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Federal Tax Ombudsman Highlights Flaws in Pakistan’s Property Valuation System

 Federal Tax Ombudsman Highlights Flaws in Pakistan’s Property Valuation System

ISLAMABAD, February 16, 2024 – The Federal Tax Ombudsman (FTO) of Pakistan has released a critical report exposing significant shortcomings in the Federal Board of Revenue’s (FBR) methodology for assessing the fair market value of immovable properties. Titled “Own Motion Case NO: 0033/2023: Examining Anomalies in Immovable Property Valuation,” the report identifies the absence of a standardized procedure within the FBR, a key issue in property taxation and valuation.

Under the Income Tax Ordinance’s Section 68(4), the FBR holds the authority to determine the fair market values of immovable properties, a process currently undertaken by tax functionaries as part of the Pakistan Raises Revenue Projects (PRRP), a reform initiative in collaboration with the World Bank. The goal is to establish consistent valuation rates for immovable properties across the country.

Triggered under Section 9(1) of the FTO Ordinance, 2000, the Own Motion investigation delved into the valuation mechanisms used by the FBR, including the analysis of Deputy Commissioner (DC) rates, FBR-issued valuation tables through SROs, and market research by the FTO’s research wing. This extensive review uncovered substantial inconsistencies and discrepancies in property valuations, particularly in the Rawalpindi/Islamabad region.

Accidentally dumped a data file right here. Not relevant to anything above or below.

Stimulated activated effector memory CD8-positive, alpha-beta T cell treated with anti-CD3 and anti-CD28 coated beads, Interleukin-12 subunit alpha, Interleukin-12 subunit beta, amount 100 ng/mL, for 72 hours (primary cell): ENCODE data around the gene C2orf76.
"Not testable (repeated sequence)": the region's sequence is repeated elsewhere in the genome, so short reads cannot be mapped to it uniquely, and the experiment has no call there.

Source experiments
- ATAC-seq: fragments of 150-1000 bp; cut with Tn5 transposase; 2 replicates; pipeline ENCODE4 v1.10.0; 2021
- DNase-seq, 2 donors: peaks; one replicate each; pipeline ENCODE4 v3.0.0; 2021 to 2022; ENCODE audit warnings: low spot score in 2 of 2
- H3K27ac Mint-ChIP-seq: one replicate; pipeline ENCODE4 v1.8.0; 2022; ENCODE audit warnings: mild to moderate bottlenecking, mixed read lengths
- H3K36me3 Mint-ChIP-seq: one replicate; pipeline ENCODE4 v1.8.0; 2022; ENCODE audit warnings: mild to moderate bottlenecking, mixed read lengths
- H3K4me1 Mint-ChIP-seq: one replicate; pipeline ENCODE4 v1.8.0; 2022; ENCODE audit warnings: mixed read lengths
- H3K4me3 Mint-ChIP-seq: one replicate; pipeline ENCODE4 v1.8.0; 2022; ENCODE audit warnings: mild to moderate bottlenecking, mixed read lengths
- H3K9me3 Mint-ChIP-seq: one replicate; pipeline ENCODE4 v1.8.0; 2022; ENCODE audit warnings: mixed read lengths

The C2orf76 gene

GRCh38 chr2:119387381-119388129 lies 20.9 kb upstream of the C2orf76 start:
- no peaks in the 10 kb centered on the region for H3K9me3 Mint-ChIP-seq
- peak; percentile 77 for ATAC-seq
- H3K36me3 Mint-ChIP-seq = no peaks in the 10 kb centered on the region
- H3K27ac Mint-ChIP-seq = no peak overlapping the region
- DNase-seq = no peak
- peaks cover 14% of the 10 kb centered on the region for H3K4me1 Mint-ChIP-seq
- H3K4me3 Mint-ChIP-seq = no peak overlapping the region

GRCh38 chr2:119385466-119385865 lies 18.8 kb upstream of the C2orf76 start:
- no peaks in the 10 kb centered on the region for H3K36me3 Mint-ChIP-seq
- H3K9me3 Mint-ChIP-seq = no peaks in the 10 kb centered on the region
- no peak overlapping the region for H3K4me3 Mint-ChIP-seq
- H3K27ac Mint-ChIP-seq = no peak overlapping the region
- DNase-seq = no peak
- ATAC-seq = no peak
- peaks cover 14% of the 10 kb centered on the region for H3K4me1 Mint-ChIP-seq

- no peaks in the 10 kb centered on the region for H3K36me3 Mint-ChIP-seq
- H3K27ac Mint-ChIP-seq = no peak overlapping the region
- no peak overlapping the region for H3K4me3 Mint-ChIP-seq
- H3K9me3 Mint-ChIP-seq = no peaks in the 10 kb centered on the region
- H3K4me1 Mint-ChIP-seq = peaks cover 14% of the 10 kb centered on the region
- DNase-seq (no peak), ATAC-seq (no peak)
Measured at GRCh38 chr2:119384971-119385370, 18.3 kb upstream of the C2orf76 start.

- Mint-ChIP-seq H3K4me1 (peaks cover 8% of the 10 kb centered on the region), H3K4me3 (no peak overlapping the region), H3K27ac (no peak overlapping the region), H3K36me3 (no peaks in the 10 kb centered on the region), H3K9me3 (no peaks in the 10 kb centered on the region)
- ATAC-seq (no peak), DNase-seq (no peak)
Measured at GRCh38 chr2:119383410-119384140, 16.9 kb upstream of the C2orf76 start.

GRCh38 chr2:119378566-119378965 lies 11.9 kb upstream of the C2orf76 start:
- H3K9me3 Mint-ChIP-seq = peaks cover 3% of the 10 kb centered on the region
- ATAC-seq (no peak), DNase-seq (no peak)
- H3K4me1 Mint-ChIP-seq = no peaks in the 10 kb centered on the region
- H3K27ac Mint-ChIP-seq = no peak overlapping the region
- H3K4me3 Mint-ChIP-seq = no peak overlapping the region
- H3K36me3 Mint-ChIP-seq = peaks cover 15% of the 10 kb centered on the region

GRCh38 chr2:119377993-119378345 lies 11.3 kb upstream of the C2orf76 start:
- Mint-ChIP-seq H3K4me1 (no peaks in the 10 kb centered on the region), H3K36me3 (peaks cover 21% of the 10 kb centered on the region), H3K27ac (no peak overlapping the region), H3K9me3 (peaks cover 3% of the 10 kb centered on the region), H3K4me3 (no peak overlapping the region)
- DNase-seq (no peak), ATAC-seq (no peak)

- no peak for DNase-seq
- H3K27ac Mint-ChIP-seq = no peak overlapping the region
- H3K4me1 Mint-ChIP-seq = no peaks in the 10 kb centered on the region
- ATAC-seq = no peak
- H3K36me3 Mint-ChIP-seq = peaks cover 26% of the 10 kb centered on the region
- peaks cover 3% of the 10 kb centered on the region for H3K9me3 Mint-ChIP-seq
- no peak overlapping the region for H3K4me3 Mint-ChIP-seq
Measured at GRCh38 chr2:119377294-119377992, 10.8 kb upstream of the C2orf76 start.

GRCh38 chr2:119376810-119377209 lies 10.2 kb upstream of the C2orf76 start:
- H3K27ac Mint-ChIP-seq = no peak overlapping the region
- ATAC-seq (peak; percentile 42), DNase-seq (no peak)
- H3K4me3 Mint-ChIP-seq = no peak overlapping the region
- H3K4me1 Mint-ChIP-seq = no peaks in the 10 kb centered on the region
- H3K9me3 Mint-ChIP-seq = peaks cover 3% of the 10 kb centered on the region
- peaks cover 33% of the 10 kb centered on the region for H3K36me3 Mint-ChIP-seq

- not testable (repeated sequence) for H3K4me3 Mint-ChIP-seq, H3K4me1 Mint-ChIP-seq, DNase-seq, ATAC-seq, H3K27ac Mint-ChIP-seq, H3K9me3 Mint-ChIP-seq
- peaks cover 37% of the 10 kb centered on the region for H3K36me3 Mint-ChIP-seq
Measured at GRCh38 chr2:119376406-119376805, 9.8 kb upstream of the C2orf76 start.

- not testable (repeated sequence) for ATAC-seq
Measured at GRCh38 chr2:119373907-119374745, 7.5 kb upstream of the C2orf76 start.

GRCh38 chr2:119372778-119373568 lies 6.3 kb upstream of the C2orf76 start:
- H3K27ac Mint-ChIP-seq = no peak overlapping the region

A key finding of the report was the absence of a written Standard Operating Procedure (SOP), leading to varied and often contradictory property valuations. The FTO underscored the importance of implementing three primary valuation approaches: Cost-based, Comparison, and Income Capitalization. However, the lack of an SOP has necessitated a recommendation for the FBR to align with the International Valuation Standards (IVS) established by the International Valuation Standards Council (IVSC).

IVS principles stress the importance of being principles-based and require valuers to maintain integrity, objectivity, impartiality, confidentiality, competence, and professionalism. Valuers are expected to possess necessary technical expertise, use recognized valuation standards, and adhere to all relevant requirements.

Moreover, the FTO’s report emphasizes the need for valuers to choose an appropriate value basis, disclose major assumptions and conditions, and apply a suitable valuation methodology to ensure credible results. Uniformity, consistency, and credibility are highlighted as essential characteristics of any property valuation method.

To address these issues, the FTO recommended several measures, including activating the ‘Directorate General of Immovable Property’ established under Section 230F, creating an SOP by the Member (Policy) FBR with appropriate valuation methods, forming a “standing anomaly committee” for addressing stakeholder concerns, and employing skilled and experienced valuers for transparent and accurate property assessments.

This report is a significant step towards refining Pakistan’s property valuation process, aiming to achieve fairness and uniformity in the assessment of fair market values of immovable properties.